Discussion

Several important findings were made. First, the prevalence of IPV among pregnant woman attending an MOU in the Western Cape, South Africa was high. Second, the study identified four main variables as risk factors for IPV in this sample of pregnant women. Significant associations were found to exist between IPV and depressive symptoms; IPV and unintended pregnancies; as well as IPV and exposure to community violence. Furthermore, 82% of all respondents reported experiencing high levels of childhood trauma; 62% had witnessed community violence (n = 94, 62%), while possible cases of depression and alcohol dependence problems were detected in 38 and 25%, respectively.

Similar to other studies (Graham-Kevan & Archer, 2011; Connor-Smith et al., 2011), the most common form of abuse experienced by women in this sample was physical violence (46%), then emotional abuse and controlling behaviours (44%), followed by sexual violence (24%). Recent data from a systematic review showed that between 4 and 29% of pregnant women from LMIC will experience some form of IPV (Mobasheri et al., 2013). This study's prevalence rates are closely aligned to systematic reviews that have investigated the prevalence of IPV in Africa generally and South Africa specifically, found that up to 40% of pregnant women have experienced some form of IPV in their lifetime (Shamu et al., 2011).

Of the four predictors of IPV identified in this study, age was the only socio-demographic variable found to be significantly associated with IPV. Women who were younger (18–30 years old) were more likely to experience IPV than women who were older than 30. Burgos-Soto et al. (2014) have argued that older women may experience more helplessness and detachment from their circumstances as a result of many years of abuse, making them less likely to disclose possible abuse. Unlike other studies (e.g., Brownridge et al., 2011; Capaldi et al., 2012), no association was found between IPV and other socio-demographic variables such as level of education, relationship status or employment status.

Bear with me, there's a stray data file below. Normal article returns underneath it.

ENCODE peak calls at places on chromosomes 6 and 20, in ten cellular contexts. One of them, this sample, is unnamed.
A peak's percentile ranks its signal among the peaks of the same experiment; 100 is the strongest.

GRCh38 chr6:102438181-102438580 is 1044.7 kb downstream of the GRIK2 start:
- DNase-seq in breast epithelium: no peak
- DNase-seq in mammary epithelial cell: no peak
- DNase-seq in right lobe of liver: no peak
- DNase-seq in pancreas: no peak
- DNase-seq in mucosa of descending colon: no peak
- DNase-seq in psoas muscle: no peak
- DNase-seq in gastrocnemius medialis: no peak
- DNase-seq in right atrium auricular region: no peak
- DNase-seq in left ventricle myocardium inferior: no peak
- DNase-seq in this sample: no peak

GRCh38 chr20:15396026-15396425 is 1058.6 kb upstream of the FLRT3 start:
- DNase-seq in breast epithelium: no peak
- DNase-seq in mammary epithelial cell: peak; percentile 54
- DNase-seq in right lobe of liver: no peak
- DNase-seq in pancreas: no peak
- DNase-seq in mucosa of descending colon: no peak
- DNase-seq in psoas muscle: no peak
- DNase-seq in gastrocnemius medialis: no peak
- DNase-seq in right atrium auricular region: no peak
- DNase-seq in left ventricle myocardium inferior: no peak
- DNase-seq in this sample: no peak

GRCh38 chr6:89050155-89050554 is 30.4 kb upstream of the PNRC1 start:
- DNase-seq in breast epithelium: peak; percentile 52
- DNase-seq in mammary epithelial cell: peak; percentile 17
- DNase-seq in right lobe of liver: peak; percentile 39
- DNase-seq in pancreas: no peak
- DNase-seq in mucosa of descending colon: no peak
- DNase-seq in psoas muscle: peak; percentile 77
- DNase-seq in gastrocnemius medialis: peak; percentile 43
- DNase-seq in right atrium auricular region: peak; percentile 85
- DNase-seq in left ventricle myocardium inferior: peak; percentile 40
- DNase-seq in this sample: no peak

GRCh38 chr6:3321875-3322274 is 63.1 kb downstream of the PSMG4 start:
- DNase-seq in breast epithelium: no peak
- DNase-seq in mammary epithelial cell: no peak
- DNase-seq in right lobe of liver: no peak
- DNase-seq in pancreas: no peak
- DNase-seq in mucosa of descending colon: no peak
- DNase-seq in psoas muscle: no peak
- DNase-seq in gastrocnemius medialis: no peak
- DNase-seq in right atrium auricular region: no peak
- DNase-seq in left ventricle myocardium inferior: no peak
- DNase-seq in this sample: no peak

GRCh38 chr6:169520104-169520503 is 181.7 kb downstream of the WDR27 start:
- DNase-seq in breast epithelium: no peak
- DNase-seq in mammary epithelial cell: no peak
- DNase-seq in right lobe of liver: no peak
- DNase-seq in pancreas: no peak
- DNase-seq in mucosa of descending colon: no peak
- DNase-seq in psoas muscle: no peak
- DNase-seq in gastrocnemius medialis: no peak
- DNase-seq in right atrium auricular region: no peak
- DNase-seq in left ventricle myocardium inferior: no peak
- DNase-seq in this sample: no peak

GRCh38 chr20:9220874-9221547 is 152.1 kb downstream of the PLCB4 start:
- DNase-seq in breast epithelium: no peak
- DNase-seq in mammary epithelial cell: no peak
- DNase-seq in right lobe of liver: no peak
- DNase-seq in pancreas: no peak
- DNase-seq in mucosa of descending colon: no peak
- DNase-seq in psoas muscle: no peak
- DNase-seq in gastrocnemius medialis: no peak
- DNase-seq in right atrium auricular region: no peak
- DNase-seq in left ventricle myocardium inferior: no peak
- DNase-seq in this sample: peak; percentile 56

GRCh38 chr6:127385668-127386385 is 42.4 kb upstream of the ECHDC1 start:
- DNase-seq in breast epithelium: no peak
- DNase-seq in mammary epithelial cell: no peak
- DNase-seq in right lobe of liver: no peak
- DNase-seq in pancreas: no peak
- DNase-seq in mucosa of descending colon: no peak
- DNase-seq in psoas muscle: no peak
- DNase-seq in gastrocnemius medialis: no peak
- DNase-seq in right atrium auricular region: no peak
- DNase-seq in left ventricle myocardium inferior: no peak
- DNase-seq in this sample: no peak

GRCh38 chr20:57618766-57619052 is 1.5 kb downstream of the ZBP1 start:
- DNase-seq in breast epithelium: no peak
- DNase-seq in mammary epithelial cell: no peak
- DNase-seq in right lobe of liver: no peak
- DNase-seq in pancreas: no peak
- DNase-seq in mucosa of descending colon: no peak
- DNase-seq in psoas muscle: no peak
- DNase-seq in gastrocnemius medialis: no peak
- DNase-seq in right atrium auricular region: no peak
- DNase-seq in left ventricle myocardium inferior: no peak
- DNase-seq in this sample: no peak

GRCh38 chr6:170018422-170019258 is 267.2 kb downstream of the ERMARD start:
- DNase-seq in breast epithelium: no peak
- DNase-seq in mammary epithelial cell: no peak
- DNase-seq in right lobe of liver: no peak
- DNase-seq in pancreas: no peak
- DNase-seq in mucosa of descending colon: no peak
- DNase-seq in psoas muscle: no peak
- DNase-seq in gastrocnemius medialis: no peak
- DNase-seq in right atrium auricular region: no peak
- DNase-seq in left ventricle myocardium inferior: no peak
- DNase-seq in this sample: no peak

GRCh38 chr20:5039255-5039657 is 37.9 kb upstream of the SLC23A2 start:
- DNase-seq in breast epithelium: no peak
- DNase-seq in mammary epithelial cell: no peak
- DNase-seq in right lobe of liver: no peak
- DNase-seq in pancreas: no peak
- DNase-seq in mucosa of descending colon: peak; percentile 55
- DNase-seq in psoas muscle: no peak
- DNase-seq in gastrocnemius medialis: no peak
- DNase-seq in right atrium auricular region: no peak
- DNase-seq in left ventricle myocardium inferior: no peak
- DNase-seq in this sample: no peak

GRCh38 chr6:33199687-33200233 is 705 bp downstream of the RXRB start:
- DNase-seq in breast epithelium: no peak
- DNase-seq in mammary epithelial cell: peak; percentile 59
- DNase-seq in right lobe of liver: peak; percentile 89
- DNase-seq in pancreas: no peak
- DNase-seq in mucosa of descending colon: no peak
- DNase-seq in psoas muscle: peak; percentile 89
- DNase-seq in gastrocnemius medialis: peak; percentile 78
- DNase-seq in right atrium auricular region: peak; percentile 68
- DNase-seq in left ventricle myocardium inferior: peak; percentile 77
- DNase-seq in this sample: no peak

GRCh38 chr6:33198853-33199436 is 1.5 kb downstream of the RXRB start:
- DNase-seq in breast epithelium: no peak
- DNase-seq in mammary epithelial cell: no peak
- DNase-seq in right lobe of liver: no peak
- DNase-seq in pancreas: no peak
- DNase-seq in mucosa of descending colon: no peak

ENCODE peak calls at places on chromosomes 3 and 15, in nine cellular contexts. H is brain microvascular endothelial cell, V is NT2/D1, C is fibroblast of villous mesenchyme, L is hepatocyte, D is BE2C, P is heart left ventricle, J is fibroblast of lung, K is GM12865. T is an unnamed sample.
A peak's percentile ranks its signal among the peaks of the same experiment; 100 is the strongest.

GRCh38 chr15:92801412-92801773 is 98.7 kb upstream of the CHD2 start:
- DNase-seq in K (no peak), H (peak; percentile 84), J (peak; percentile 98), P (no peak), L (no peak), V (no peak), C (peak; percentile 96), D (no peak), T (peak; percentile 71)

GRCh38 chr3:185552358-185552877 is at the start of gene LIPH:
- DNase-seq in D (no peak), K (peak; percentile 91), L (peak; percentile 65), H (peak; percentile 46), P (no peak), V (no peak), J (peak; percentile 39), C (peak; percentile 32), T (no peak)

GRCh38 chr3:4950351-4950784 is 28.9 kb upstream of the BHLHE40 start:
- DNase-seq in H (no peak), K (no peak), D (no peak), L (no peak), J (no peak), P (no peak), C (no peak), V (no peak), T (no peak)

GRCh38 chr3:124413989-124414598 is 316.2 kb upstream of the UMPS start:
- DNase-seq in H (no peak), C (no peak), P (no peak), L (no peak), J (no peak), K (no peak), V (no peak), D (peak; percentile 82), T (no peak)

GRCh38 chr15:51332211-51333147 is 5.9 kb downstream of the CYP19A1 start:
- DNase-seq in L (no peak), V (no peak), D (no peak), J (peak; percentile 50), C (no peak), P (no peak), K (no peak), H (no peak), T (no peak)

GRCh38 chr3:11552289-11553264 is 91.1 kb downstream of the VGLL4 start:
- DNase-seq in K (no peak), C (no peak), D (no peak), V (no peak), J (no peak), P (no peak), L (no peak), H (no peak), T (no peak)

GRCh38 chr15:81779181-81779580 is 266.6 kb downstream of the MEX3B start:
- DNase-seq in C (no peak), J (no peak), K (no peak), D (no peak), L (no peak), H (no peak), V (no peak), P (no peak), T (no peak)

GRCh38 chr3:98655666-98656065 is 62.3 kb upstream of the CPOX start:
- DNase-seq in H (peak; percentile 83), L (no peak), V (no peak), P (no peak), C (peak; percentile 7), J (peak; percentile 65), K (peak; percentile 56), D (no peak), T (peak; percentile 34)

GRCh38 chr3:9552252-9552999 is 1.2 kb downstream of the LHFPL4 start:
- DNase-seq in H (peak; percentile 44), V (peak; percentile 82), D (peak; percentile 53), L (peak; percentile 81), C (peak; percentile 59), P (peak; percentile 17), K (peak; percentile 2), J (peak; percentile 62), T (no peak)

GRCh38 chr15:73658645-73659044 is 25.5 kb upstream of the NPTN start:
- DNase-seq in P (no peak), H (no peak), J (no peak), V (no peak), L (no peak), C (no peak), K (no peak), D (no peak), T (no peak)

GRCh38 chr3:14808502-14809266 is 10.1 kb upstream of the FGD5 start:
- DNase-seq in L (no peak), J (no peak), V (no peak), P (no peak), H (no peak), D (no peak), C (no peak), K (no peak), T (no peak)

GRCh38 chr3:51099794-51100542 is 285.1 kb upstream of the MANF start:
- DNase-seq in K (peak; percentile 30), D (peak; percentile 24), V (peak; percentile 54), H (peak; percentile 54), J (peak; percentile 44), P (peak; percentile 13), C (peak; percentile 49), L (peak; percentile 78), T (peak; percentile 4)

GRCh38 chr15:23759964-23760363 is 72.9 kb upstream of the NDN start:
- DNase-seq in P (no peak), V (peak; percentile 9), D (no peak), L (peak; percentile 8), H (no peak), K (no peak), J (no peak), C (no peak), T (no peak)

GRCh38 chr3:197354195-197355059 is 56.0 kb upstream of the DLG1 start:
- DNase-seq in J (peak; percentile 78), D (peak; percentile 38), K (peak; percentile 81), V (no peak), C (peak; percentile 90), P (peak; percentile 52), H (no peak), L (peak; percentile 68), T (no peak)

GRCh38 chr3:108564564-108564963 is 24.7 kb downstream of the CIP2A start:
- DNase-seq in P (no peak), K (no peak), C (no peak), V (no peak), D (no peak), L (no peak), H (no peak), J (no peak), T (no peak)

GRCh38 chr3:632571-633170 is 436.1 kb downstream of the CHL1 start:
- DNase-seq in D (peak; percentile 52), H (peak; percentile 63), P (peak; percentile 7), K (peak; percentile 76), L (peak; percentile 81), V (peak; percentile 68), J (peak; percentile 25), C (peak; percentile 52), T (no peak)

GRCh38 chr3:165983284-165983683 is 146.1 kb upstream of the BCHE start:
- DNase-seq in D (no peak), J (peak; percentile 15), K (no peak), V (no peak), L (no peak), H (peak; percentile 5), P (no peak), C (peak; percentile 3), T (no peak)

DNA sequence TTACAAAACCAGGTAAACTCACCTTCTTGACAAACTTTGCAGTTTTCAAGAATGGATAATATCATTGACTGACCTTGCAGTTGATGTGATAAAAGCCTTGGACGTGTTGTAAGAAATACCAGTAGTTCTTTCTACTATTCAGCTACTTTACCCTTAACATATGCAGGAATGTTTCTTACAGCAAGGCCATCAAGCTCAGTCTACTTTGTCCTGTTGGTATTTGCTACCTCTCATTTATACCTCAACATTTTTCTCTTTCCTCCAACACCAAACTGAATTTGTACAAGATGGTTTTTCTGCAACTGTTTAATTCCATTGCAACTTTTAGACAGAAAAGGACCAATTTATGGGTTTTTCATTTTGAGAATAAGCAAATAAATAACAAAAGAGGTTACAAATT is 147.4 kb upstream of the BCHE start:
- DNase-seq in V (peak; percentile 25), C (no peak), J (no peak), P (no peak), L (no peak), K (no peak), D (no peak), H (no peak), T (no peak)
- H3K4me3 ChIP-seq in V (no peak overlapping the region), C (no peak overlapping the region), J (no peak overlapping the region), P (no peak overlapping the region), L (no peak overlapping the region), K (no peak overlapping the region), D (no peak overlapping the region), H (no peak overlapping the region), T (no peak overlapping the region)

Experiencing depressive symptoms during pregnancy was also found to predict elevated IPV in this sample. The results showed that women with symptoms of depression were four times more likely to experience physical IPV than those who were asymptomatic. Increased symptoms of depression were also found to be significantly associated with any form of IPV in the previous 12 months. Depression may also be an outcome/consequence of IPV rather than a predictor; however as this study was cross-sectional, no directional relationship could be determined. These findings are consistent with studies that have found mental health problems to be highly correlated with experiences of IPV (Rao et al., 2012; Iverson et al., 2015; Jackson et al., 2015). In particular, IPV during pregnancy has been shown to be significantly associated with depressive symptoms (Adams et al., 2013; Howard et al., 2013). Notably, other studies conducted in Cape Town have highlighted a much stronger association between IPV and depressive symptoms. For example, Hartley et al. (2011) found that women in their sample who experienced abuse in their relationships in the previous 12 months were eight times more likely to report depressive symptoms.